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    First Trimester Appears Crucial for Baby's Heart Health

    Study finds slow fetal development linked to later cardiovascular problems

    WebMD News from HealthDay

    By Robert Preidt

    HealthDay Reporter

    FRIDAY, Jan. 24, 2014 (HealthDay News) -- Children who were small during the early stages of fetal development may be at increased risk for heart problems, a new study indicates.

    The findings suggest that the first three months of pregnancy may be a crucial period for heart health later in life, the Dutch researchers said. They noted that the first trimester includes a period of rapid development when the heart and other major organs begin to form.

    The investigators assessed nearly 1,200 children at age 6 for cardiovascular risk factors such as amount and distribution of body fat, blood pressure and cholesterol and insulin levels.

    Compared to children who were largest during the first trimester of pregnancy, those who were smallest had significantly more total fat and fat around the abdomen, higher blood pressure and unhealthy cholesterol levels, the study found.

    Being smaller during the first trimester was also associated with an increased risk of having a number of these cardiovascular risk factors during childhood, according to the study published online Jan. 23 on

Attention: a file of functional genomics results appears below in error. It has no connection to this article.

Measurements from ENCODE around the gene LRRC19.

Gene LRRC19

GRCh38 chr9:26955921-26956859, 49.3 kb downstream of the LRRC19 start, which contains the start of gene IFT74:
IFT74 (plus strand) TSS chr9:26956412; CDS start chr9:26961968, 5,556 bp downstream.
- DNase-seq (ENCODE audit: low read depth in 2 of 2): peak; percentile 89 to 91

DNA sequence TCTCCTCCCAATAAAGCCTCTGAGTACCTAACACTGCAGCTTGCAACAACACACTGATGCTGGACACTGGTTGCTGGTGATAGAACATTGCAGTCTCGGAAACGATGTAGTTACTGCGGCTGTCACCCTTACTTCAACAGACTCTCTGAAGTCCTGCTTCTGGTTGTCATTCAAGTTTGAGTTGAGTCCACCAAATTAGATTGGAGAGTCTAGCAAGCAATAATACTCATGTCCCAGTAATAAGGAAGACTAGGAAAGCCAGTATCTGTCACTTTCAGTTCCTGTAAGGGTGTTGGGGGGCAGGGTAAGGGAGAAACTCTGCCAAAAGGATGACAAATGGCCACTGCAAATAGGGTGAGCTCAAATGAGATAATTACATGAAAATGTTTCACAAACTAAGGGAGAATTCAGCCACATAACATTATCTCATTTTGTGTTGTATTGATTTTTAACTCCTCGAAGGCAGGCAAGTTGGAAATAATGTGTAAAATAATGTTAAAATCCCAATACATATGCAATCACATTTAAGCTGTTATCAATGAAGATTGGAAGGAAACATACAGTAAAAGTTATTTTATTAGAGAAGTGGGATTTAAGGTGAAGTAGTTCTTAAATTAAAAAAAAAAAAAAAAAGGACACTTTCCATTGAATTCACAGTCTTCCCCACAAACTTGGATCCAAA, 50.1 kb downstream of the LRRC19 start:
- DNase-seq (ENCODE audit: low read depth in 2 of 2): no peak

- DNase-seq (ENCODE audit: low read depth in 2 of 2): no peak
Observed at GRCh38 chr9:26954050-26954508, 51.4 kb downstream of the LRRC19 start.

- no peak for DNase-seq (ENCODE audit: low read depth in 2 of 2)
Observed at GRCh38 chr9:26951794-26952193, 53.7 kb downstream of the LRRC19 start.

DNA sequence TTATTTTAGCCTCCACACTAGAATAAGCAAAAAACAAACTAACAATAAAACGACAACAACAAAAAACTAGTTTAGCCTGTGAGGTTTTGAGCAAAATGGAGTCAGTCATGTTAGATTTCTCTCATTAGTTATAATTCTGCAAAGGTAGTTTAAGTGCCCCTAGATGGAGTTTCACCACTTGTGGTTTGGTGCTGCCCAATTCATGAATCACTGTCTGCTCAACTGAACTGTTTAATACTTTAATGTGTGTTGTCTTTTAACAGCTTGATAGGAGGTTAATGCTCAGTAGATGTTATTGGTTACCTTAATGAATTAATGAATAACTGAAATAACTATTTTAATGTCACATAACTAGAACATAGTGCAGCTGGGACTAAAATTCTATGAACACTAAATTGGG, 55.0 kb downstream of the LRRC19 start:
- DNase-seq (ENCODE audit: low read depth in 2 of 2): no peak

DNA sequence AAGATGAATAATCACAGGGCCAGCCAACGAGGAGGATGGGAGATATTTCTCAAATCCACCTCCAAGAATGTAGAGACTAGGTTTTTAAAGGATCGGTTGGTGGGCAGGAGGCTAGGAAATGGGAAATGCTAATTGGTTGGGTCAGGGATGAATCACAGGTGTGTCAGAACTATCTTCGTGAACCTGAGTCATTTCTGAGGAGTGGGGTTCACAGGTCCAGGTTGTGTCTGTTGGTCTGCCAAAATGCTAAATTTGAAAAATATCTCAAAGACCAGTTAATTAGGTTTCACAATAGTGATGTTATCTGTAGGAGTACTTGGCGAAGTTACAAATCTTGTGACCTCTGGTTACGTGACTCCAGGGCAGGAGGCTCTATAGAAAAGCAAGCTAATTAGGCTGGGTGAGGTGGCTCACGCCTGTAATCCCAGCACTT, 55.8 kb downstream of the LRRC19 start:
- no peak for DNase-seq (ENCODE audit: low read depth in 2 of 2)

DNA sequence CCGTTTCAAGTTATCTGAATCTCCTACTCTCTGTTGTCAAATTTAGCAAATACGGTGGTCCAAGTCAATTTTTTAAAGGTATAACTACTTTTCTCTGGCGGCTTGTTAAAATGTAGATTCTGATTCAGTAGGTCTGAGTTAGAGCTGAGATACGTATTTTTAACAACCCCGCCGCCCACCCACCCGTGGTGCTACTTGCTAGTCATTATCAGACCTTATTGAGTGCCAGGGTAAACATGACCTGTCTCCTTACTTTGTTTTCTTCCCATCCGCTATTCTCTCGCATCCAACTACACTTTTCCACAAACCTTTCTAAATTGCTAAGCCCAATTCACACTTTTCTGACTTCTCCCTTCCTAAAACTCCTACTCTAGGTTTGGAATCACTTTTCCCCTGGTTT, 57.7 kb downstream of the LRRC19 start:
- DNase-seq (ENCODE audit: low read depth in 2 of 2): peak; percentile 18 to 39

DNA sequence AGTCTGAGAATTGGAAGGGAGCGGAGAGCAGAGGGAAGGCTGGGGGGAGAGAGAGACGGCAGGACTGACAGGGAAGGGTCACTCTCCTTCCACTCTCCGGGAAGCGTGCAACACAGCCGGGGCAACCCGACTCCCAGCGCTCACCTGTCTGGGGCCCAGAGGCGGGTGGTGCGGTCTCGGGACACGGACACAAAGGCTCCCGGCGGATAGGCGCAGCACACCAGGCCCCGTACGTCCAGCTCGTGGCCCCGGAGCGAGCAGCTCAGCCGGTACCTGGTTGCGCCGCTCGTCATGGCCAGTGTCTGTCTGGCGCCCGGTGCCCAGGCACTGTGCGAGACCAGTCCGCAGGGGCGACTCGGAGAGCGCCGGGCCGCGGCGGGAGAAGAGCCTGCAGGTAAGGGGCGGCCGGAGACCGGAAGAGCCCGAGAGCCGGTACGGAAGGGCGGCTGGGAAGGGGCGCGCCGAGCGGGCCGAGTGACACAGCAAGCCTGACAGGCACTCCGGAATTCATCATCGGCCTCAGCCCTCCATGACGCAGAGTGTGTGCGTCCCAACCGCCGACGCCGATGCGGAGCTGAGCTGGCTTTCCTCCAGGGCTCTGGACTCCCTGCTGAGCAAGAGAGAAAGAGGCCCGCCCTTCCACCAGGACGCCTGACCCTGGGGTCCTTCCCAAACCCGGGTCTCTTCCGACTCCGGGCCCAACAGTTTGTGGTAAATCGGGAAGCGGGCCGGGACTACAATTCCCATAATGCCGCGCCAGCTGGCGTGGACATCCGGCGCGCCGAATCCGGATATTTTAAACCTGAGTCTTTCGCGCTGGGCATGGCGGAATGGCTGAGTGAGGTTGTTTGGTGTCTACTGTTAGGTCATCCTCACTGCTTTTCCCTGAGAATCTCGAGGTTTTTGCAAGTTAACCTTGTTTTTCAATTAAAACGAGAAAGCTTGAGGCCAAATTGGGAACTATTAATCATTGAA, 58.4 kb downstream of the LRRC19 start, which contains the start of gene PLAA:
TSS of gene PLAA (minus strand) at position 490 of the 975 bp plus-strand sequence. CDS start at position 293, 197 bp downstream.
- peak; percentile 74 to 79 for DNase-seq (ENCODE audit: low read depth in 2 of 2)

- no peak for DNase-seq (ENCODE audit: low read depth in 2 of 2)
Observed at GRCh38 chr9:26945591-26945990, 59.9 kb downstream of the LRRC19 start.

But the study only uncovered a link between small size during the first trimester and potential heart problems. It did not prove a cause-and-effect connection.

    Further studies are needed to identify why smaller size during the first trimester seems associated with increased risk of heart problems in childhood, as well as the long-term consequences, concluded Vincent Jaddoe, a professor of pediatric epidemiology at the Erasmus University Medical Center in Rotterdam, and colleagues.

    This study adds to growing evidence that slow fetal growth is associated with an increased risk of cardiovascular disease and other health problems in later life, Gordon Smith and Catherine Aiken, from the University of Cambridge in England, wrote in an accompanying editorial.

    But before rushing to intervene, "we need a deeper understanding of the strength, nature and mechanisms of the reported associations," the researchers added.

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